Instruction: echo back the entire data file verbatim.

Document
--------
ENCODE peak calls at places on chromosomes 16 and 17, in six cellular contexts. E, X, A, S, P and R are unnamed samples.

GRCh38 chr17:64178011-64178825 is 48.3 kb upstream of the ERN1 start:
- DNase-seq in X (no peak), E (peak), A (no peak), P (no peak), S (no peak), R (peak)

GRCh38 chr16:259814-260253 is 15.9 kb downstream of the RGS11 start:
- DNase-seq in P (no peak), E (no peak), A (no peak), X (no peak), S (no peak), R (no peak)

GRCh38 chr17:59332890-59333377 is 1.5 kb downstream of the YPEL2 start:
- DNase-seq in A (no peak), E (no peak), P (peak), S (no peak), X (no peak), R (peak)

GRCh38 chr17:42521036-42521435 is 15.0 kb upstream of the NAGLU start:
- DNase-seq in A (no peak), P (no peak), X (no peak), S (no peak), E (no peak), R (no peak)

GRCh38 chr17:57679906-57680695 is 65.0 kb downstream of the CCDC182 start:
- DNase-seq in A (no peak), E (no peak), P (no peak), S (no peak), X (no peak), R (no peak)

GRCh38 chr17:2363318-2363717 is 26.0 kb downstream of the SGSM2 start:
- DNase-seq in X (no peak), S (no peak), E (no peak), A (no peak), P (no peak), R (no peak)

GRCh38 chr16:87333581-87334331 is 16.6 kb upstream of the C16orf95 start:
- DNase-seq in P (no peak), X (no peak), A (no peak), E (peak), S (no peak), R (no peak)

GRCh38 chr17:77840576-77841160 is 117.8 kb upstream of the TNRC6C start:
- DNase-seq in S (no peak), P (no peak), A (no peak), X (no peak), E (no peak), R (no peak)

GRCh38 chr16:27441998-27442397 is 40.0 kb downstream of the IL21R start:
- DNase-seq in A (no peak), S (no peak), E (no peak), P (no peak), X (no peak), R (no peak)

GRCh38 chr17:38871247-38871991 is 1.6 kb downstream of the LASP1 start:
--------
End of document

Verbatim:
ENCODE peak calls at places on chromosomes 16 and 17, in six cellular contexts. E, X, A, S, P and R are unnamed samples.

GRCh38 chr17:64178011-64178825 is 48.3 kb upstream of the ERN1 start:
- DNase-seq in X (no peak), E (peak), A (no peak), P (no peak), S (no peak), R (peak)

GRCh38 chr16:259814-260253 is 15.9 kb downstream of the RGS11 start:
- DNase-seq in P (no peak), E (no peak), A (no peak), X (no peak), S (no peak), R (no peak)

GRCh38 chr17:59332890-59333377 is 1.5 kb downstream of the YPEL2 start:
- DNase-seq in A (no peak), E (no peak), P (peak), S (no peak), X (no peak), R (peak)

GRCh38 chr17:42521036-42521435 is 15.0 kb upstream of the NAGLU start:
- DNase-seq in A (no peak), P (no peak), X (no peak), S (no peak), E (no peak), R (no peak)

GRCh38 chr17:57679906-57680695 is 65.0 kb downstream of the CCDC182 start:
- DNase-seq in A (no peak), E (no peak), P (no peak), S (no peak), X (no peak), R (no peak)

GRCh38 chr17:2363318-2363717 is 26.0 kb downstream of the SGSM2 start:
- DNase-seq in X (no peak), S (no peak), E (no peak), A (no peak), P (no peak), R (no peak)

GRCh38 chr16:87333581-87334331 is 16.6 kb upstream of the C16orf95 start:
- DNase-seq in P (no peak), X (no peak), A (no peak), E (peak), S (no peak), R (no peak)

GRCh38 chr17:77840576-77841160 is 117.8 kb upstream of the TNRC6C start:
- DNase-seq in S (no peak), P (no peak), A (no peak), X (no peak), E (no peak), R (no peak)

GRCh38 chr16:27441998-27442397 is 40.0 kb downstream of the IL21R start:
- DNase-seq in A (no peak), S (no peak), E (no peak), P (no peak), X (no peak), R (no peak)

GRCh38 chr17:38871247-38871991 is 1.6 kb downstream of the LASP1 start: